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August 13 2001

In August of 2001 I was pregnant. My sister was out of town leaving her car with me. The morning of the 13th started out pretty unremarkable. I stopped and checked my sister’s mail the headed to the clinic for my check up.

After waiting for the typical forever a nurse took my vitals and showed me to an exam room where I waited to be seen by a random OBGYN. I never saw the same doctor, but it didn’t really matter since they all treated me with the same indifference. Ah the joys of a military hospital.

The doc du jour did a quick exam and left the room speaking only a handful of words if any at all. I took that as my cue to leave.

As I walked away from the clinic the nurse who’d taken my vitals stopped me. Apparently the doctor wanted me to go to report to Labor & Delivery.

Once again the staff barely spoke to me. I had no idea why I was there. They connected me to some machines and drew the curtain around my bed.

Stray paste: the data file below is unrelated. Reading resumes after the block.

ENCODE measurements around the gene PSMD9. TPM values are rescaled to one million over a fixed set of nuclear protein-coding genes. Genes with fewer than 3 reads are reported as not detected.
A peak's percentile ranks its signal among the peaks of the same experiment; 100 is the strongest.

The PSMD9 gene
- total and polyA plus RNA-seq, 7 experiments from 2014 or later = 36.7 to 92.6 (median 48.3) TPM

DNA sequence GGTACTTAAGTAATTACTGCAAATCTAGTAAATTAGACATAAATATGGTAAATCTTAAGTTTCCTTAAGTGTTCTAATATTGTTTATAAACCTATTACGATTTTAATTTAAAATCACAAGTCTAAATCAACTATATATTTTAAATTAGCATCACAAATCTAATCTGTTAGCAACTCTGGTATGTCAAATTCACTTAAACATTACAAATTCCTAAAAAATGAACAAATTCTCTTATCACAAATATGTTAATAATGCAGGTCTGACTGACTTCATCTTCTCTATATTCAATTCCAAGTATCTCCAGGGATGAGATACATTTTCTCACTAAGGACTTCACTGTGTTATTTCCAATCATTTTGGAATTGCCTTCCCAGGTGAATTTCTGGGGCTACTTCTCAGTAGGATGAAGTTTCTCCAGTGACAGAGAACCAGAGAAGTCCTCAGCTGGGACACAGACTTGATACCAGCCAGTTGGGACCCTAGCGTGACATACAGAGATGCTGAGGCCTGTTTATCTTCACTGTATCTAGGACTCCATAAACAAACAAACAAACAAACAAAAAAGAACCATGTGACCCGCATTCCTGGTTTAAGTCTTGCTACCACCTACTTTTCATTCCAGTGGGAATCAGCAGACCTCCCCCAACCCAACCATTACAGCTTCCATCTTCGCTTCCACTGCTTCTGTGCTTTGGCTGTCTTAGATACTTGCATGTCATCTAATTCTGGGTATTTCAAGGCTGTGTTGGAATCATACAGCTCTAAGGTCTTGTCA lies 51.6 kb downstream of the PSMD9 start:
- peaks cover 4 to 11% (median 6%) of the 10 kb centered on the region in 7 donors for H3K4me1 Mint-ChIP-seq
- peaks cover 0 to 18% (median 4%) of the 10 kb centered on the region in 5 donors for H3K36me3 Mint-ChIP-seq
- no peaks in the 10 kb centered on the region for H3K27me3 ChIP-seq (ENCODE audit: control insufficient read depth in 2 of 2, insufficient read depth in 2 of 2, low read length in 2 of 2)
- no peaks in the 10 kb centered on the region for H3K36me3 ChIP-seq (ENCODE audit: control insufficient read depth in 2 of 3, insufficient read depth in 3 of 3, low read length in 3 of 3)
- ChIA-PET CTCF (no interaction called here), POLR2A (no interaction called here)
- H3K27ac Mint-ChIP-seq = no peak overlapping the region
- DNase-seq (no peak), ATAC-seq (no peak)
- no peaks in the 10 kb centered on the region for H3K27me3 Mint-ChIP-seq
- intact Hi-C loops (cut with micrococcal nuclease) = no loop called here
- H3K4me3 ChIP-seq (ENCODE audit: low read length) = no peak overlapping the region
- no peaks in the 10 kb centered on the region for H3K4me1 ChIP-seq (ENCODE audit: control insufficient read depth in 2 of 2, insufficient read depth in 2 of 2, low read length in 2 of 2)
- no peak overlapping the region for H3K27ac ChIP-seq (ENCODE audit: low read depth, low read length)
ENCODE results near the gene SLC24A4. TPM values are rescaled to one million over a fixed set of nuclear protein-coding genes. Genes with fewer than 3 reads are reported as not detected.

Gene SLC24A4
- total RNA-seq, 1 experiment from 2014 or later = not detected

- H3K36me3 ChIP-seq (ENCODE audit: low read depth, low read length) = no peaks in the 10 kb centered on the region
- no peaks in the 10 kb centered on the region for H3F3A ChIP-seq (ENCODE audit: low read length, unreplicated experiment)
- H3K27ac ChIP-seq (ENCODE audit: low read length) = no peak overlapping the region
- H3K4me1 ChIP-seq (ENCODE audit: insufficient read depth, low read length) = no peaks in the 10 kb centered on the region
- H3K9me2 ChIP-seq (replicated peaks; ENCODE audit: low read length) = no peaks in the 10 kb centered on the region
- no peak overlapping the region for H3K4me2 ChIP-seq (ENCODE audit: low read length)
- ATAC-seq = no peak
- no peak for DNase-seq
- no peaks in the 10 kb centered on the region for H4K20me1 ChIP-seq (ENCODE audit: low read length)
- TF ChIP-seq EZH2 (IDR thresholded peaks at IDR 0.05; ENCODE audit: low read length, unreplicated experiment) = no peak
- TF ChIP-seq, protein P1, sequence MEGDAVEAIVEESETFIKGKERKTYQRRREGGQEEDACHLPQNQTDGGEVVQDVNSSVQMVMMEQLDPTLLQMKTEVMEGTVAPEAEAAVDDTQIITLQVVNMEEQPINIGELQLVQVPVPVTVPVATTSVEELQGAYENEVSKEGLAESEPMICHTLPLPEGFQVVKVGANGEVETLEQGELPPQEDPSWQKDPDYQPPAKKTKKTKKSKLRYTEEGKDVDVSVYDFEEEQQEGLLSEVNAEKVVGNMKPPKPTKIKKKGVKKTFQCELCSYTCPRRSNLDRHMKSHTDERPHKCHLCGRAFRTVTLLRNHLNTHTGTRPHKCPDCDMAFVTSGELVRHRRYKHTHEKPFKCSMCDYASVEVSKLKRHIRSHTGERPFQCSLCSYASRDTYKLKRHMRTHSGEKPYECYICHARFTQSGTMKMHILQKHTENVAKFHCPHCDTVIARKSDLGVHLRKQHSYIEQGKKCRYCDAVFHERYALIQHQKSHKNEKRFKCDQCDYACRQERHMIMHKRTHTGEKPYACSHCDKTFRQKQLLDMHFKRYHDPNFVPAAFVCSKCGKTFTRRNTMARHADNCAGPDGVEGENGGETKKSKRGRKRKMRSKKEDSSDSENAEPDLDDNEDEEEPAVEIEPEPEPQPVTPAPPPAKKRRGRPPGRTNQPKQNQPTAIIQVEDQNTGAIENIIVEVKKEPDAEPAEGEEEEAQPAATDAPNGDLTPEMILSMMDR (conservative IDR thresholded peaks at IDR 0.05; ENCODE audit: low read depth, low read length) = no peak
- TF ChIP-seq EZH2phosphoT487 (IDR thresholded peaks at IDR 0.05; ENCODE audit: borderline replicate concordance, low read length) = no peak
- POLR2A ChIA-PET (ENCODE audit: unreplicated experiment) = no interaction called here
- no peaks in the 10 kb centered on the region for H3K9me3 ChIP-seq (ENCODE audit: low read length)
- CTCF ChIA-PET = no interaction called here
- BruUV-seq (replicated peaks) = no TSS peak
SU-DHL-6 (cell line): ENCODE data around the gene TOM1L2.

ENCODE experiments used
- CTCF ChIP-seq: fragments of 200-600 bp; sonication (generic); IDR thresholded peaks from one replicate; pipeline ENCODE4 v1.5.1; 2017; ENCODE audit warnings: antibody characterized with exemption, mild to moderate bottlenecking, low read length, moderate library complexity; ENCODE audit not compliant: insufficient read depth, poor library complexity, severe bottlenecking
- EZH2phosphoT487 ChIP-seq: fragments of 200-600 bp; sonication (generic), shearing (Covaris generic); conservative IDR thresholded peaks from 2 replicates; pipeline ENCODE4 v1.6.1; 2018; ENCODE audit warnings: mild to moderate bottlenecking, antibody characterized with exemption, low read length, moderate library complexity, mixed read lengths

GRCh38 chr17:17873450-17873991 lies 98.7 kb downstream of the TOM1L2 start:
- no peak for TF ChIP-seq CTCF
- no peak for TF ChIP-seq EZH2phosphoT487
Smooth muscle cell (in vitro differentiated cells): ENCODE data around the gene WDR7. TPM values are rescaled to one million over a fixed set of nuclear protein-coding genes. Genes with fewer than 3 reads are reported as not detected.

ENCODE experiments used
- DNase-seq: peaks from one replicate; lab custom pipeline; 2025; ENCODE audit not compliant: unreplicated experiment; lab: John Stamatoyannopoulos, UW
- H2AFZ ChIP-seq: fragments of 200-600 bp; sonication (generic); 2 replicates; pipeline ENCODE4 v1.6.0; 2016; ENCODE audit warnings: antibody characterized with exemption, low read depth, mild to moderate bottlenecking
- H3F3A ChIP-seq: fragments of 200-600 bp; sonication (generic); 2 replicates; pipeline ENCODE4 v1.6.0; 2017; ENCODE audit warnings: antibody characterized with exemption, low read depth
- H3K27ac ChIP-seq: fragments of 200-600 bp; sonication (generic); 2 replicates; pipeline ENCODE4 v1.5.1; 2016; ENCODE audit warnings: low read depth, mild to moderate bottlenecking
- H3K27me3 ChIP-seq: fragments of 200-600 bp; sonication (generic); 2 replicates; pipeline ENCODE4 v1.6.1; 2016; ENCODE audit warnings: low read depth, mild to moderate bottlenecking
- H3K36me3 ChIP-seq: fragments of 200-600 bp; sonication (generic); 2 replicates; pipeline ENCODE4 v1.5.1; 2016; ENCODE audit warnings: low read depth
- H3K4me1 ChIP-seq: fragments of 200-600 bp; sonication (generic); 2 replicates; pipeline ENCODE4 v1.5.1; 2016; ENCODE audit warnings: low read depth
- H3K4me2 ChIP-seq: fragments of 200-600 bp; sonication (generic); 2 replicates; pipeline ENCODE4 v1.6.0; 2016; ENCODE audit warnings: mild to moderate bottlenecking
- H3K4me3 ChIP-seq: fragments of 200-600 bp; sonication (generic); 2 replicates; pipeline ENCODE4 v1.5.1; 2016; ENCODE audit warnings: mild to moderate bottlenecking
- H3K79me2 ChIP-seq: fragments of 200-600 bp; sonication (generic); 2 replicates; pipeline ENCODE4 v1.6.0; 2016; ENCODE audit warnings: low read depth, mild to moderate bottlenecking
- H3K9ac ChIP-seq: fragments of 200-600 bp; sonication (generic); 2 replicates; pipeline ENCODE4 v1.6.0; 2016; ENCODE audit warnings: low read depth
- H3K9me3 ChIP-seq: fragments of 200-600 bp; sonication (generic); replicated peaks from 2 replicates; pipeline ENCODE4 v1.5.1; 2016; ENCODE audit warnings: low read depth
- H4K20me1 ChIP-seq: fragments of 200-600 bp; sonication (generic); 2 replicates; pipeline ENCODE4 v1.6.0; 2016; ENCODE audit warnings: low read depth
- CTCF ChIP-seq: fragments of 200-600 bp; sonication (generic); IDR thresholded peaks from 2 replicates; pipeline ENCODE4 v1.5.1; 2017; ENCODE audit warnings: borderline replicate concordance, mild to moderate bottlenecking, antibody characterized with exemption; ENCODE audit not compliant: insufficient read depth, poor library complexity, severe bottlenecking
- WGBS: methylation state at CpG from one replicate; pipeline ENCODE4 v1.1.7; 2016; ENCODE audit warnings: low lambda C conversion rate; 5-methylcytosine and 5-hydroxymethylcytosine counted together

On the other side of the curtain was another pregnant 18 year old. Only she was married to a soldier while I was the unmarried daughter of one. Perhaps this is why the staff actually explained their procedures to her, answered her questions, and generally treated her like a human being.

I called my father at some point and he came down for awhile. We were told nothing would be happening for awhile so he went home.

I tried to call the parents I’d chosen for my son but couldn’t from the hospital so I had my mom call from home. (Looking back I’d hashtag this as: Holy no cell phone inconvenience batman)

I also called my boyfriend to let him know where I was.

They hooked me up to pitocin and stripped my membranes (broke my water) at least twice. Sometime after 11 that night more phone calls were made to assemble the troops. It was time to start pushing.

And that is how I ended August 13, 2001. Alone behind a curtain scared, in pain, and waiting for my people to join me…

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Comments on: "August 13 2001" (3)

  1. Oh, love. My heart. For you. Big hugs.

  2. I know no one can ever make up for past sins, but I can promise that the next time you have a child you’ll have all the support you could want. AND knowing you, you’ll probably get more support than you really want, which is tough for you I suppose.

  3. […] Therapy Is Expensive […]

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